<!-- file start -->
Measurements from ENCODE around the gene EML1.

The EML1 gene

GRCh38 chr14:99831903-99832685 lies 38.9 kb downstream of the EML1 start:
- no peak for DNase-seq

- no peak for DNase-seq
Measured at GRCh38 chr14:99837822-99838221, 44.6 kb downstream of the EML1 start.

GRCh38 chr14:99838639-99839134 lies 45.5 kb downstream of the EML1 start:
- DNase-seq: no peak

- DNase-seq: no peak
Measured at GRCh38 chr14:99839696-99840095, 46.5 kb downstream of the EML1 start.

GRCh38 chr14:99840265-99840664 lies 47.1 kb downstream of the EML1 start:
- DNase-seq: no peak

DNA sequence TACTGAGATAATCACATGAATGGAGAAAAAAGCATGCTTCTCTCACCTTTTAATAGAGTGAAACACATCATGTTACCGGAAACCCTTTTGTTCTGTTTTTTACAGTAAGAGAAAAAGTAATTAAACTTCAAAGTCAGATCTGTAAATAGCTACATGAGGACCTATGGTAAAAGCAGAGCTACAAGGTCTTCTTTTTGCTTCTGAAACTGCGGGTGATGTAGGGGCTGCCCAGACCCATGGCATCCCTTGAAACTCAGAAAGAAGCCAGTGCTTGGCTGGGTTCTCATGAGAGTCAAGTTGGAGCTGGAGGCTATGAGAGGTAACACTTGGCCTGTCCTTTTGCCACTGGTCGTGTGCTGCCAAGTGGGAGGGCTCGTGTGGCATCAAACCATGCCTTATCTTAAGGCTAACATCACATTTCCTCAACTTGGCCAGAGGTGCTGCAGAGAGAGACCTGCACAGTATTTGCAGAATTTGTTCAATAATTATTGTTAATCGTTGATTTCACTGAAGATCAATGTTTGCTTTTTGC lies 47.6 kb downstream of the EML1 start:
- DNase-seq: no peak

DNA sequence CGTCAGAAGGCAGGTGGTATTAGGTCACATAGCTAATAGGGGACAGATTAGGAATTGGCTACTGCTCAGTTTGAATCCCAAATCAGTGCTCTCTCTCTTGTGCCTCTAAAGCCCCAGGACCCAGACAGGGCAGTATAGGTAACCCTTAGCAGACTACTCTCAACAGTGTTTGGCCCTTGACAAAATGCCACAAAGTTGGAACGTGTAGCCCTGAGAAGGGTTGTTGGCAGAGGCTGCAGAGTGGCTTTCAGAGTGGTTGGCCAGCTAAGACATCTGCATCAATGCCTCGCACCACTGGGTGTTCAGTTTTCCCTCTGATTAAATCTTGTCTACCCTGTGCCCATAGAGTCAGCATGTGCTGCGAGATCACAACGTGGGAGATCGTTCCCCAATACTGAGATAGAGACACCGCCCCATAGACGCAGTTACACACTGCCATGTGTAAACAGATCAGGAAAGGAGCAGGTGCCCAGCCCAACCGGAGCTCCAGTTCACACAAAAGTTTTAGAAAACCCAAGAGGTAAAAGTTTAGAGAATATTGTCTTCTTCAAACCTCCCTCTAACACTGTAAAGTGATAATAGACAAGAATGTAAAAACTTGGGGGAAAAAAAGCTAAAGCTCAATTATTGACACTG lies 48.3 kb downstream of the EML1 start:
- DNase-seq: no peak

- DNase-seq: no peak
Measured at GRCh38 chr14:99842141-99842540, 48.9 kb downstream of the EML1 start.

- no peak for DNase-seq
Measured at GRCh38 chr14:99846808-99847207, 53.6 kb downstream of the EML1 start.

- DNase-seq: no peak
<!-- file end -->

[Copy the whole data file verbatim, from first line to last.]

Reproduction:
Measurements from ENCODE around the gene EML1.

The EML1 gene

GRCh38 chr14:99831903-99832685 lies 38.9 kb downstream of the EML1 start:
- no peak for DNase-seq

- no peak for DNase-seq
Measured at GRCh38 chr14:99837822-99838221, 44.6 kb downstream of the EML1 start.

GRCh38 chr14:99838639-99839134 lies 45.5 kb downstream of the EML1 start:
- DNase-seq: no peak

- DNase-seq: no peak
Measured at GRCh38 chr14:99839696-99840095, 46.5 kb downstream of the EML1 start.

GRCh38 chr14:99840265-99840664 lies 47.1 kb downstream of the EML1 start:
- DNase-seq: no peak

DNA sequence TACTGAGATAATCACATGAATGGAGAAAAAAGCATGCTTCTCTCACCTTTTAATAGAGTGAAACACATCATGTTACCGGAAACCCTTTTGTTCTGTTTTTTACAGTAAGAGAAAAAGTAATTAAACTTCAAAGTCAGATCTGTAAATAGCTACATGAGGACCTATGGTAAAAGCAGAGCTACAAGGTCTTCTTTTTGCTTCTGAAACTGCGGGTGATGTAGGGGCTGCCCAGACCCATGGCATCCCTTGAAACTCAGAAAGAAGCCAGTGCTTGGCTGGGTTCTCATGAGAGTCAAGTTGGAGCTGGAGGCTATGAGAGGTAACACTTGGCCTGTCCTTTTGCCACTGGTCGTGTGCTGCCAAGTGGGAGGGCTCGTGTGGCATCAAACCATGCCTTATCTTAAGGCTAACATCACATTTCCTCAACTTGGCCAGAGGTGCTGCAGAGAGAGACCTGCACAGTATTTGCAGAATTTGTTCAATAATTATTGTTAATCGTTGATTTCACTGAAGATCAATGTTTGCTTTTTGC lies 47.6 kb downstream of the EML1 start:
- DNase-seq: no peak

DNA sequence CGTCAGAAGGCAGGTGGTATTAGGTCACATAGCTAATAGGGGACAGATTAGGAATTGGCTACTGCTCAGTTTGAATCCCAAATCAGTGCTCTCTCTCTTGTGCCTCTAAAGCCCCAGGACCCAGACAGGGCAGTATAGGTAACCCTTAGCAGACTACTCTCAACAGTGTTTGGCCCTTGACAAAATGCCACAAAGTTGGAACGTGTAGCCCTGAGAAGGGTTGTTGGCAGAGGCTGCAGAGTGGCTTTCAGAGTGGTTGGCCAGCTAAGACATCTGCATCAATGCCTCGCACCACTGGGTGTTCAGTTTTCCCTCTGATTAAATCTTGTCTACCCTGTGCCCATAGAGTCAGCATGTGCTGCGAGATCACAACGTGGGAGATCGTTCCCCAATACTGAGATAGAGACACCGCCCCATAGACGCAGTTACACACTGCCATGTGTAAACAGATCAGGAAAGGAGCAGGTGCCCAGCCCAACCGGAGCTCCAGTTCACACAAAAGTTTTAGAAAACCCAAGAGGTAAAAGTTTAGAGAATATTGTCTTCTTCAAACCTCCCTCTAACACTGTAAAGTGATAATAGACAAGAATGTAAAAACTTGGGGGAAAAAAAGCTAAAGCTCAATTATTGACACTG lies 48.3 kb downstream of the EML1 start:
- DNase-seq: no peak

- DNase-seq: no peak
Measured at GRCh38 chr14:99842141-99842540, 48.9 kb downstream of the EML1 start.

- no peak for DNase-seq
Measured at GRCh38 chr14:99846808-99847207, 53.6 kb downstream of the EML1 start.

- DNase-seq: no peak